"So if no one shows up, at least there's enough money to pay Monk," he explained.
(A physical copy of the program is was set to be included in the CD and vinyl versions of the release, and its cover was is also featured on a mug in the online Monk Store.)
The forward-thinking upperclassman also reckoned it would be wise to expand his potential audience beyond the city limits.
"I get posters made by the high-school graphics arts department, and I'm putting them up in East Palo Alto. And the police are telling me, 'Hey, kid! You better get out of here. It's not safe for you,'" he recalled. "This is a few months after Martin Luther King and Robert Kennedy got shot, and there was a lot of tension between Palo Alto and East Palo Alto," he continued. "And I told them, 'You know what? I'm going to be in bigger trouble if the show doesn't do well.'"
Some potential audience members were skeptical that Monk would actually show up to play at a high school not known for its diverse student body. So Scher told them to just come to campus and buy a ticket when they saw Monk enter the venue. As Les Scher drove into the Paly parking lot with the top of Larry Gales' contrabass sticking out of a rear window, "everyone who was waiting lines up and buys their ticket, and the show is great,'' Scher said
One of the school's janitors offered to record the concert in exchange for the honor of tuning the piano Monk would be playing. Scher has held onto the cassette tape, which he got digitized at the now-closed Fantasy Studios in Berkeley, and had been negotiating with T.S. Monk, Thelonious' son and the manager of his father's estate, about its release. They came to an agreement on Monk's Centenary in 2017 — 10 days before the 49th anniversary of the concert.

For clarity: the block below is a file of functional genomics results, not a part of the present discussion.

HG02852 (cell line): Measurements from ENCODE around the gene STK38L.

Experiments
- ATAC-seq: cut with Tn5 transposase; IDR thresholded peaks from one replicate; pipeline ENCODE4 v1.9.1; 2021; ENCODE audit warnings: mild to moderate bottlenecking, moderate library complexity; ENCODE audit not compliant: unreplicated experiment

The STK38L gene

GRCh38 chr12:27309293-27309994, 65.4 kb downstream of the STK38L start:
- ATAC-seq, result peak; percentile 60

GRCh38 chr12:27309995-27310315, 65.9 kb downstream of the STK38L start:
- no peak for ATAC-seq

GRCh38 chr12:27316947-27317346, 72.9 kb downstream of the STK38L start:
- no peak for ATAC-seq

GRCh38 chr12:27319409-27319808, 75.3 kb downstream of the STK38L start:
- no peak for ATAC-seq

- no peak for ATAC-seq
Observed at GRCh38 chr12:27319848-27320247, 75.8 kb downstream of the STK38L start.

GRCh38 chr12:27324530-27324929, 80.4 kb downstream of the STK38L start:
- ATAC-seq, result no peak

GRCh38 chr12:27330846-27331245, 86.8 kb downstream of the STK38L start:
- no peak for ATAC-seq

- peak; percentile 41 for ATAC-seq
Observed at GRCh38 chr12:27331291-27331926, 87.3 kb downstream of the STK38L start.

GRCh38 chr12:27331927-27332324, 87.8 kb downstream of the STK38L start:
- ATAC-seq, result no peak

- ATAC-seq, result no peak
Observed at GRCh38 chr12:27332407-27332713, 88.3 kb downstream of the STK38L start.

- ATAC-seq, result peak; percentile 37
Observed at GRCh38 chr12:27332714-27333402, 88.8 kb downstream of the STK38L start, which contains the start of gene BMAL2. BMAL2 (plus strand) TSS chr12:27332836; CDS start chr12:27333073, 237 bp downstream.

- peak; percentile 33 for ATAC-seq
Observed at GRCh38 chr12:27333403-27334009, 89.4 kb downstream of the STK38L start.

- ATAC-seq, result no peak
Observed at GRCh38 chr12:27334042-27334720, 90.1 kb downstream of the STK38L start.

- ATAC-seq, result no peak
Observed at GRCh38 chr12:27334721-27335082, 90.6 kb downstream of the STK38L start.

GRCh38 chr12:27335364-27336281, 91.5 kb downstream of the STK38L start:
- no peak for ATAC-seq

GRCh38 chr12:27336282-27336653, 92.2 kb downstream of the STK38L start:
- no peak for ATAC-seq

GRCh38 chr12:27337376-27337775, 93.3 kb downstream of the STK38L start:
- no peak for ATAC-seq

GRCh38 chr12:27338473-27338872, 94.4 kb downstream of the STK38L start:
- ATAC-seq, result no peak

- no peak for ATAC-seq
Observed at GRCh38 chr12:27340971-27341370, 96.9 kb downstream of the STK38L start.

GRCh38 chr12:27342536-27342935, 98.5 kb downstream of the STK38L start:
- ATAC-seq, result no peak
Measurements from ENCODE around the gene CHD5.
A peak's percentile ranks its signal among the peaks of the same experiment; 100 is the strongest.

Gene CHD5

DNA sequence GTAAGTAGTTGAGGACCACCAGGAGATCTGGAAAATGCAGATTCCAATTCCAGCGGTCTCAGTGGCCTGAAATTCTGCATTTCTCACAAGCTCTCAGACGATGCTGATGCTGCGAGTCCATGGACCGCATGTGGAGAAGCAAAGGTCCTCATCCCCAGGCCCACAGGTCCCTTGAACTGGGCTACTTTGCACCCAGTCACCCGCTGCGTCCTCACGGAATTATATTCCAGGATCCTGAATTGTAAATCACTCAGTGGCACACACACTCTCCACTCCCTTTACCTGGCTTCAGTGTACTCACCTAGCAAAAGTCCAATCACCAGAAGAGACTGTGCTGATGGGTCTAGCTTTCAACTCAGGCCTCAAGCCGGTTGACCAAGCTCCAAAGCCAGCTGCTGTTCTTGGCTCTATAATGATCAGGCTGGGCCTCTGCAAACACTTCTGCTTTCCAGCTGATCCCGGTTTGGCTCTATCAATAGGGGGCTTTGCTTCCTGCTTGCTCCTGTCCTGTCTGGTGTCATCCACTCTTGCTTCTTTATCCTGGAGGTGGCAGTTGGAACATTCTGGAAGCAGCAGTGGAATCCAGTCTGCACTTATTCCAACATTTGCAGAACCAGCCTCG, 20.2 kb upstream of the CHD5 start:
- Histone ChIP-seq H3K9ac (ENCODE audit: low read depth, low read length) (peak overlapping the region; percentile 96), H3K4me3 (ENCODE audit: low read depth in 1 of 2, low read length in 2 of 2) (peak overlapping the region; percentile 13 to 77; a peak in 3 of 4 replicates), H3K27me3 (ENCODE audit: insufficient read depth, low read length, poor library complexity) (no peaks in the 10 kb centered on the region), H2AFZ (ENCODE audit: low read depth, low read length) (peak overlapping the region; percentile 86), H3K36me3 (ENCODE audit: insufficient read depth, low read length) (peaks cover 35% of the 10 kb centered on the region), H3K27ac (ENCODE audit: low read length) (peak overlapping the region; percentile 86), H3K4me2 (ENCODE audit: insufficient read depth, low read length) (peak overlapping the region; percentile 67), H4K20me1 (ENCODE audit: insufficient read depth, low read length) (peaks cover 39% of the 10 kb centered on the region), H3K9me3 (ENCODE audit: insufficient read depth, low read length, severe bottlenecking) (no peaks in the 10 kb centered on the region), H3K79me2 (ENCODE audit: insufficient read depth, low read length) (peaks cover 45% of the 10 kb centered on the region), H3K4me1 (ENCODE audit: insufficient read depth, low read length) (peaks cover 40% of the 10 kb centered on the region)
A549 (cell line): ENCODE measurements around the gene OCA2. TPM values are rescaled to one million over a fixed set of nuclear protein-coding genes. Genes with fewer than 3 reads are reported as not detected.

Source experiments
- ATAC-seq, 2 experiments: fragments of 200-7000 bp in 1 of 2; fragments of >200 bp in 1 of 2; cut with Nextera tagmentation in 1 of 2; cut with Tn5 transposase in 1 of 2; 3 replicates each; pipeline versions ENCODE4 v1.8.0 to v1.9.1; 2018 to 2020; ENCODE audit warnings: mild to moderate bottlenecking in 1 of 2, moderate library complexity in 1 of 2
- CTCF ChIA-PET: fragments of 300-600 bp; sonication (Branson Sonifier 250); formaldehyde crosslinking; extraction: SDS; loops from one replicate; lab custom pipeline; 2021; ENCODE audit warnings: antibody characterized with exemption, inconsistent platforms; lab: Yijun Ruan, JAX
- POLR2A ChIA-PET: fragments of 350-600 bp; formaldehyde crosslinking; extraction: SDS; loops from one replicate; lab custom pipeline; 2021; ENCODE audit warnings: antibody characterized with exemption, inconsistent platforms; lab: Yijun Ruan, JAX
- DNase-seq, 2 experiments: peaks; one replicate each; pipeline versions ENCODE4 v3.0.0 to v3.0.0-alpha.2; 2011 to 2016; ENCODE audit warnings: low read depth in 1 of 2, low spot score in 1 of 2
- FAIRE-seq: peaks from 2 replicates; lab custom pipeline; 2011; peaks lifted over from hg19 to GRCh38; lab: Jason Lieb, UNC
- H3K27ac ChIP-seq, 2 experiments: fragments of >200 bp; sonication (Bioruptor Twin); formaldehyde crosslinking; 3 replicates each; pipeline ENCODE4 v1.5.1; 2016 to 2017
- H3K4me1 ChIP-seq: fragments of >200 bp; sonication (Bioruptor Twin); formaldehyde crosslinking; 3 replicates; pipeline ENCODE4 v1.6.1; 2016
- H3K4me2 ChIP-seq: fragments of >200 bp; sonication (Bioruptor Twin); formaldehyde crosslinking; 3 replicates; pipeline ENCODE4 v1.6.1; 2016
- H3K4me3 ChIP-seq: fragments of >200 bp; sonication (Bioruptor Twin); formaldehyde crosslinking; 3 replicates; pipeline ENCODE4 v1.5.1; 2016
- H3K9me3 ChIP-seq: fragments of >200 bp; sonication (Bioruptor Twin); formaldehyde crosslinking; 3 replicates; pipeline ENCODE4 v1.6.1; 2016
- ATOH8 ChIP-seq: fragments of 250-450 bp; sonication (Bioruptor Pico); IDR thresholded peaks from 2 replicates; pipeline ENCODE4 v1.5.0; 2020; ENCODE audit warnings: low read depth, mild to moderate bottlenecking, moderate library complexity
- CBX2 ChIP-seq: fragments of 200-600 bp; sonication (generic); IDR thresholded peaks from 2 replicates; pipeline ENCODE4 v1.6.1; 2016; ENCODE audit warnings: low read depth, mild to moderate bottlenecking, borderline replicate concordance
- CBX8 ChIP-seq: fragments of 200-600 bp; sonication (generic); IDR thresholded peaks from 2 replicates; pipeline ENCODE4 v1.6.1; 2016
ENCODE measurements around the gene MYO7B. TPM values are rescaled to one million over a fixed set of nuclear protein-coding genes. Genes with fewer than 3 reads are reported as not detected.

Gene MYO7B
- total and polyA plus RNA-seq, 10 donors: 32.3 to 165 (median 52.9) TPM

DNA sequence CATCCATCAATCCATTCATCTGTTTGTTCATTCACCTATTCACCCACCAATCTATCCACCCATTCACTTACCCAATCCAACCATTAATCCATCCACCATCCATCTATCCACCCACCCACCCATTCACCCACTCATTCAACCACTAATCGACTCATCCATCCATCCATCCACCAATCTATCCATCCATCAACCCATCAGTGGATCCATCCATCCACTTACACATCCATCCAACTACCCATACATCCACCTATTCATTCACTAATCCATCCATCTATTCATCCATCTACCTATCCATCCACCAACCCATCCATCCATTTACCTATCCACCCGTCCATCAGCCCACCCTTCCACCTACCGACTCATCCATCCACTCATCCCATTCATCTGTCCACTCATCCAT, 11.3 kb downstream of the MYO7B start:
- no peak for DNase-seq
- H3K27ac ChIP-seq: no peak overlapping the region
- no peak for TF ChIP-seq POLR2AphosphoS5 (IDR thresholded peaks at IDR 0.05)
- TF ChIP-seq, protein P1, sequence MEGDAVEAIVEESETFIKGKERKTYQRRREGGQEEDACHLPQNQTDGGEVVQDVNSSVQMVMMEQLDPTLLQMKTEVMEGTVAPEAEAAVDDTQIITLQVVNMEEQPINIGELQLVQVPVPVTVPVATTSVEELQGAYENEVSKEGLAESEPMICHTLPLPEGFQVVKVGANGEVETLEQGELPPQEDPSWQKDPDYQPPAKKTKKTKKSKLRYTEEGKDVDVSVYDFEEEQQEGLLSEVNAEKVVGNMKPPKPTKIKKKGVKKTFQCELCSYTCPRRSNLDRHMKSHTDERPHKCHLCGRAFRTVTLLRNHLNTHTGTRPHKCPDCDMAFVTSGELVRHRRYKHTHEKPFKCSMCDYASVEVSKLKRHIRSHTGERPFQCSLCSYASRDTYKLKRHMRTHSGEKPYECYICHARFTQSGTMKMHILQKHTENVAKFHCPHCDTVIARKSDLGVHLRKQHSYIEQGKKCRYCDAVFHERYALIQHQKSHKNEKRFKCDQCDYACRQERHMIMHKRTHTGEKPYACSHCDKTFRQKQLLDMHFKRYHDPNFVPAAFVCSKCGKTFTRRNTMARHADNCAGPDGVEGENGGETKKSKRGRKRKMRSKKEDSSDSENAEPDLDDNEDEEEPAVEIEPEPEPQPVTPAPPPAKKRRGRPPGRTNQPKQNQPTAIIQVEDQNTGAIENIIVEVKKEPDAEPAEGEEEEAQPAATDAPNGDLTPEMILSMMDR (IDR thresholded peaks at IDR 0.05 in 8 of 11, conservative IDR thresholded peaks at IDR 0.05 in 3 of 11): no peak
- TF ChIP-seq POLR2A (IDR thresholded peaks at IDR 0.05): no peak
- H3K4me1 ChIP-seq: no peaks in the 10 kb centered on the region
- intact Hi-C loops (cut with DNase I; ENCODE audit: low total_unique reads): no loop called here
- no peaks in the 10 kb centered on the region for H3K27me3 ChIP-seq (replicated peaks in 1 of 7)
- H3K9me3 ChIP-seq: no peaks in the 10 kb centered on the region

With his concert-promoting instincts already honed in his mid-teens, Scher would go on to rise to the rank of vice president at Bill Graham Presents. In addition to developing and launching the Shoreline Amphitheatre, he also created and produced the New Orleans by the Bay festival at that Mountain View venue before retiring in 1999 after 24 years with BGP and would go on to become co-founder of DanSun Productions.
"I've produced thousands of concerts," Scher mused. Who would've thought something I did 52 years ago, when I was in high school, would get this much publicity? … But I suppose it's nice to have a feel-good story, especially given the times."
But the fairytale ending has been suspended — for now, at least.
"I received word that there was a dispute between the estate and Monk's previous label," Scher said during a phone conversation on Monday, July 27. So the release has been taken off of the schedule indefinitely "due to circumstances beyond the label's control," according to a statement by Impulse! Records. Co-producer Feldman was unable to provide any further information at this time.
"They're not saying it's delayed. They're saying we'll let you know if it's being released, not when," Scher said. "I've held onto this recording for 50 years. So I can hold onto it for another two or three decades."
Freelance writer Yoshi Kato can be emailed at [email protected]